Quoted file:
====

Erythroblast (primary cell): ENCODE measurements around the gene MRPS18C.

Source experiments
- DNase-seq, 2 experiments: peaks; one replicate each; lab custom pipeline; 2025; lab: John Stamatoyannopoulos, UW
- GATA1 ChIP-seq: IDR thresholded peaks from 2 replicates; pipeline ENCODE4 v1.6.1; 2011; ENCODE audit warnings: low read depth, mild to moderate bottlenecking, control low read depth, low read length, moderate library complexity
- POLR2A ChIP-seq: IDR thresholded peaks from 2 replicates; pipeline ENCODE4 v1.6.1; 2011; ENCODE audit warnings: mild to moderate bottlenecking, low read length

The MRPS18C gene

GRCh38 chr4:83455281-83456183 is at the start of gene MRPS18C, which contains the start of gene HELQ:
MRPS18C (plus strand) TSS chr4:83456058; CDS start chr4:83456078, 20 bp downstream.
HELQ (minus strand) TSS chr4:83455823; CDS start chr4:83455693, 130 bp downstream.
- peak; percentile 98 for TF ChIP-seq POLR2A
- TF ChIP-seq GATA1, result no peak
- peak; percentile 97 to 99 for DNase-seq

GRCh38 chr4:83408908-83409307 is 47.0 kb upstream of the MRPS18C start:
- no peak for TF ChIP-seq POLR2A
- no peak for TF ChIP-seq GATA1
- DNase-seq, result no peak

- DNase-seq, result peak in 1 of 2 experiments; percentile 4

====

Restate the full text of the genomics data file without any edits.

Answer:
Erythroblast (primary cell): ENCODE measurements around the gene MRPS18C.

Source experiments
- DNase-seq, 2 experiments: peaks; one replicate each; lab custom pipeline; 2025; lab: John Stamatoyannopoulos, UW
- GATA1 ChIP-seq: IDR thresholded peaks from 2 replicates; pipeline ENCODE4 v1.6.1; 2011; ENCODE audit warnings: low read depth, mild to moderate bottlenecking, control low read depth, low read length, moderate library complexity
- POLR2A ChIP-seq: IDR thresholded peaks from 2 replicates; pipeline ENCODE4 v1.6.1; 2011; ENCODE audit warnings: mild to moderate bottlenecking, low read length

The MRPS18C gene

GRCh38 chr4:83455281-83456183 is at the start of gene MRPS18C, which contains the start of gene HELQ:
MRPS18C (plus strand) TSS chr4:83456058; CDS start chr4:83456078, 20 bp downstream.
HELQ (minus strand) TSS chr4:83455823; CDS start chr4:83455693, 130 bp downstream.
- peak; percentile 98 for TF ChIP-seq POLR2A
- TF ChIP-seq GATA1, result no peak
- peak; percentile 97 to 99 for DNase-seq

GRCh38 chr4:83408908-83409307 is 47.0 kb upstream of the MRPS18C start:
- no peak for TF ChIP-seq POLR2A
- no peak for TF ChIP-seq GATA1
- DNase-seq, result no peak

- DNase-seq, result peak in 1 of 2 experiments; percentile 4